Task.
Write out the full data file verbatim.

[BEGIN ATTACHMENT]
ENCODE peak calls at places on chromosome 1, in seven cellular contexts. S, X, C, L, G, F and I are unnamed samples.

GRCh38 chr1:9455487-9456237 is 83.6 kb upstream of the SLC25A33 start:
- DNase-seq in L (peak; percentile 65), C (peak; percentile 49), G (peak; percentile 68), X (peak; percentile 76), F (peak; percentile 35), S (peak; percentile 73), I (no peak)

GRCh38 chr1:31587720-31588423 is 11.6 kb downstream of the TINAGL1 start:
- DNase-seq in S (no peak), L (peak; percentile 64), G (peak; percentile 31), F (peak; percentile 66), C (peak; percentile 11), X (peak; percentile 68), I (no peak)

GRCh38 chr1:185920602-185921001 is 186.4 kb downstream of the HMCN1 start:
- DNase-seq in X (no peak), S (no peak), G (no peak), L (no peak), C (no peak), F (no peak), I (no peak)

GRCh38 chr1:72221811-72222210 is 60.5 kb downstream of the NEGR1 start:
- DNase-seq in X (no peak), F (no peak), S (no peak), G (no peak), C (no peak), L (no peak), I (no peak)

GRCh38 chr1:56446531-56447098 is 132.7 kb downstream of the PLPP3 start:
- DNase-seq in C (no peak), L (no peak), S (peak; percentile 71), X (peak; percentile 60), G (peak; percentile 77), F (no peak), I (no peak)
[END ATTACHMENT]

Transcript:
ENCODE peak calls at places on chromosome 1, in seven cellular contexts. S, X, C, L, G, F and I are unnamed samples.

GRCh38 chr1:9455487-9456237 is 83.6 kb upstream of the SLC25A33 start:
- DNase-seq in L (peak; percentile 65), C (peak; percentile 49), G (peak; percentile 68), X (peak; percentile 76), F (peak; percentile 35), S (peak; percentile 73), I (no peak)

GRCh38 chr1:31587720-31588423 is 11.6 kb downstream of the TINAGL1 start:
- DNase-seq in S (no peak), L (peak; percentile 64), G (peak; percentile 31), F (peak; percentile 66), C (peak; percentile 11), X (peak; percentile 68), I (no peak)

GRCh38 chr1:185920602-185921001 is 186.4 kb downstream of the HMCN1 start:
- DNase-seq in X (no peak), S (no peak), G (no peak), L (no peak), C (no peak), F (no peak), I (no peak)

GRCh38 chr1:72221811-72222210 is 60.5 kb downstream of the NEGR1 start:
- DNase-seq in X (no peak), F (no peak), S (no peak), G (no peak), C (no peak), L (no peak), I (no peak)

GRCh38 chr1:56446531-56447098 is 132.7 kb downstream of the PLPP3 start:
- DNase-seq in C (no peak), L (no peak), S (peak; percentile 71), X (peak; percentile 60), G (peak; percentile 77), F (no peak), I (no peak)